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Useful English Terms and Expressions for Bartenders [Updated]

Useful English Terms and Expressions for Bartenders [Updated]

People often think of bartending as glamorous and exciting. After all, you get to interact with many kinds of interesting people in a fun, lively environment! A bartending job overseas can be even more special since it can expose you to cultures, drinks and nightlife that may be different than in your home country. 

Whether you’re interested in becoming a bartender yourself or want some new vocabulary to use when you’re out drinking, we’ve made a list of some of the most common terms and expressions you’ll hear at a bar. Cheers — and drink responsibly!

Bartending Terms

A bar with glasses and many bottles of different types of alcohol

*Because many of these terms can be used by either the bartender or the customer, we've indicated who is speaking before each example sentence.


This is also called a "chaser." It's a small glass of soda or water served together with an alcoholic drink. Because it is weaker, people drink it after the alcohol to reduce the burning feeling in their throat.

[bartender] He ordered a bourbon with a water back.


It's easy to confuse a barback with a bartender, and even native speakers sometimes aren't sure of the difference.

A barback is a bartender's assistant who does things like wash glasses, refill empty liquor bottles and help customers who are ready to pay. This is mostly because barbacks often don't have a certificate that allows them to serve alcohol.

[bartender] I have to handle everything behind the bar until the barback gets here.


Instead of asking for payment for each individual drink, bars will often "open a tab" for a customer. This means they will record everything a customer orders so that they can pay for everything all at once when they are ready to go.

[bartender] Shall I open a tab for you?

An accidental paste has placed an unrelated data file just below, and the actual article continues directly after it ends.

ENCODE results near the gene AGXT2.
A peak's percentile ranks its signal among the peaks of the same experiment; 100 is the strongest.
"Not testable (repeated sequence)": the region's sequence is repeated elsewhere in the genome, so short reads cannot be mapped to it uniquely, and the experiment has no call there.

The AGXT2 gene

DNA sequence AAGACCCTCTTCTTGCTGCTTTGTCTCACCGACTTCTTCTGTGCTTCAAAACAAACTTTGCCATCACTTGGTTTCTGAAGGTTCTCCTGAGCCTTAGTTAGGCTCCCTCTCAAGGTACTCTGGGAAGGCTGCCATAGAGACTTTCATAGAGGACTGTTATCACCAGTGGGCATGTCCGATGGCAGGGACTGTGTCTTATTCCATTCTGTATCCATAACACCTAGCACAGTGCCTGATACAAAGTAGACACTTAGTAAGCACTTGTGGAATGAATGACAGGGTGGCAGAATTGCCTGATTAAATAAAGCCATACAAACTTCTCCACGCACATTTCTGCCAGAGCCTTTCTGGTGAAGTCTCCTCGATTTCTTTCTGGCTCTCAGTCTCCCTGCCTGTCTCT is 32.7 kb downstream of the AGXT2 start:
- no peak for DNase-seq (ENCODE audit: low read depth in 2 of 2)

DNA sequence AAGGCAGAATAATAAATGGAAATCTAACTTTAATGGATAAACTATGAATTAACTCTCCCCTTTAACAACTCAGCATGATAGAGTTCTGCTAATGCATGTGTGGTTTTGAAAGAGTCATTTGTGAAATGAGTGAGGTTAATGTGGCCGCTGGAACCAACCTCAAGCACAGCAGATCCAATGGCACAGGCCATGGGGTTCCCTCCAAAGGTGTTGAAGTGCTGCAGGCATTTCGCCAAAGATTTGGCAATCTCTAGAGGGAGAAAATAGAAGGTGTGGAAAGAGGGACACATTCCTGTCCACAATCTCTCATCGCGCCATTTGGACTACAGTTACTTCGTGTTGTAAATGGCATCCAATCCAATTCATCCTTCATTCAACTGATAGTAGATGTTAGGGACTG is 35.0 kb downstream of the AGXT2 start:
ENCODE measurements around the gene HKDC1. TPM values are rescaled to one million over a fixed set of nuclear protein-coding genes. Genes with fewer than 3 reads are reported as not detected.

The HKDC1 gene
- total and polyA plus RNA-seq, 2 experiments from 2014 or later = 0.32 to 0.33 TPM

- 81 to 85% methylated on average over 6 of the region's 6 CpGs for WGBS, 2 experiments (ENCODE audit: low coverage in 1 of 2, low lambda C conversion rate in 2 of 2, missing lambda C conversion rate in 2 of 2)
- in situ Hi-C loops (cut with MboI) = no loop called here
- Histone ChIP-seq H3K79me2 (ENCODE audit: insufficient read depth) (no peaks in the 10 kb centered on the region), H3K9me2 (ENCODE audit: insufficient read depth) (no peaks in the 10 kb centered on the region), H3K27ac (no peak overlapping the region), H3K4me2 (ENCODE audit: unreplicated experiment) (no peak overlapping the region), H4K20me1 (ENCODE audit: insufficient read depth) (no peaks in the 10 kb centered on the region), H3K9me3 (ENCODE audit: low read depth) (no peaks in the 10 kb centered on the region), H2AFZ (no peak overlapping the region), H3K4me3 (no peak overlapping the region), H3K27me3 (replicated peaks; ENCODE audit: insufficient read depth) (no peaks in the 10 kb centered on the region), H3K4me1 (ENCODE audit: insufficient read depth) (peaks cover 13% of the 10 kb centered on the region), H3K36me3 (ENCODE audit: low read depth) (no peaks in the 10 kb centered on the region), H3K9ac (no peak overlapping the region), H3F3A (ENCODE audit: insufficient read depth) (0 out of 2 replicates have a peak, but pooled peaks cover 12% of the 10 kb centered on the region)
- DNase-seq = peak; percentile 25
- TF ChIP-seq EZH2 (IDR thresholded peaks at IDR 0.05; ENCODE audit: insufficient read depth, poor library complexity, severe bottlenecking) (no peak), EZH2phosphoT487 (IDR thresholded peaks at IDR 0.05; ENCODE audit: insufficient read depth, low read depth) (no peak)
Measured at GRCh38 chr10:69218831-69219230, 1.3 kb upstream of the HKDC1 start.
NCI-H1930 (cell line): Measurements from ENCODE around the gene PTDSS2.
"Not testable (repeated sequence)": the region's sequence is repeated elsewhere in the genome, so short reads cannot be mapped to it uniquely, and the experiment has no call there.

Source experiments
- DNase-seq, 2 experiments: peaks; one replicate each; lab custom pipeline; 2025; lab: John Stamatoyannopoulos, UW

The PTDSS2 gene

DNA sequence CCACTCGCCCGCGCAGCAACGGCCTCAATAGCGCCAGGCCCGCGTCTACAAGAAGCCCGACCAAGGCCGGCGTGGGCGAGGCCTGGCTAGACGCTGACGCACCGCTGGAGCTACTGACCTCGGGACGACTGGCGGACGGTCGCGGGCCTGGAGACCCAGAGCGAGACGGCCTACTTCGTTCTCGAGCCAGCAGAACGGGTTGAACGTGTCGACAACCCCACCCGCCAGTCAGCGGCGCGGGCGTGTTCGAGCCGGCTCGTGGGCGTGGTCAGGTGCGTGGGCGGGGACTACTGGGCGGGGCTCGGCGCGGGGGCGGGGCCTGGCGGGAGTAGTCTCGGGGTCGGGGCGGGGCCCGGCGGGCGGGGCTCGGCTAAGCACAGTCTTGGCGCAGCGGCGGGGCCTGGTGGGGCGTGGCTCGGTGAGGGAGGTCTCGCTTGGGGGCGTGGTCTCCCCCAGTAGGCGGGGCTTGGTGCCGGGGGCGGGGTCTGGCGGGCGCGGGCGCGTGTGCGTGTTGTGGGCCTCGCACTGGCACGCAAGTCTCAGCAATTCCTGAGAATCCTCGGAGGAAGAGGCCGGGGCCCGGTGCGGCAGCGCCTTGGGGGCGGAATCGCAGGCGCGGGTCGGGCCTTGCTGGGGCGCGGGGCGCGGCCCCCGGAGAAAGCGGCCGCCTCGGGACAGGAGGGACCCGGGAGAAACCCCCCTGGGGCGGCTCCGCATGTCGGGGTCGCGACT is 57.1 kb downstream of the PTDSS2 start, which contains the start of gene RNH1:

[customer] Please put it on my tab.

Customers "close a tab" or "close out" when they are finished ordering and are ready to pay.

[bartender] Are you ready to close out?


A bartender preparing a drink behind a martini glass filled with ice

"Rocks" are ice. So a drink "on the rocks" means it is served with ice.

[customer] I'll have a Scotch on the rocks, please.


A mixer is a non-alcoholic drink like juice or soda water that is mixed with alcohol to make cocktails.

A Cuba Libre is a kind of cocktail made of rum with a Coke mixer.


“Neat” drinks are poured straight from the bottle and are served without ice or mixers.

[customer] I’ll have a whiskey neat.


A martini is “dirty” when olive juice has been added to it.

Can I buy you a drink?
Sure. A martini, very dirty.


A "double" is a drink with twice the normal amount of alcohol.

[customer] I'll have a brandy. Please make it a double.

Double can also be short for “double shift,” and refers to working both the day and evening shifts in a single day.

[bartender] I just finished a double, and I can’t wait to get home and sleep!


Olives dropping into a martini glass

For most alcoholic drinks, such as cocktails, "dry" means no sugar or sweetness, or only a very small amount of it.

[customer] This is too sweet. I asked them to make it dry.


"Mock-" as a prefix means "not" or "fake." For example, a mockumentary is a fake documentary. Similarly, mocktails are cocktails with no liquor.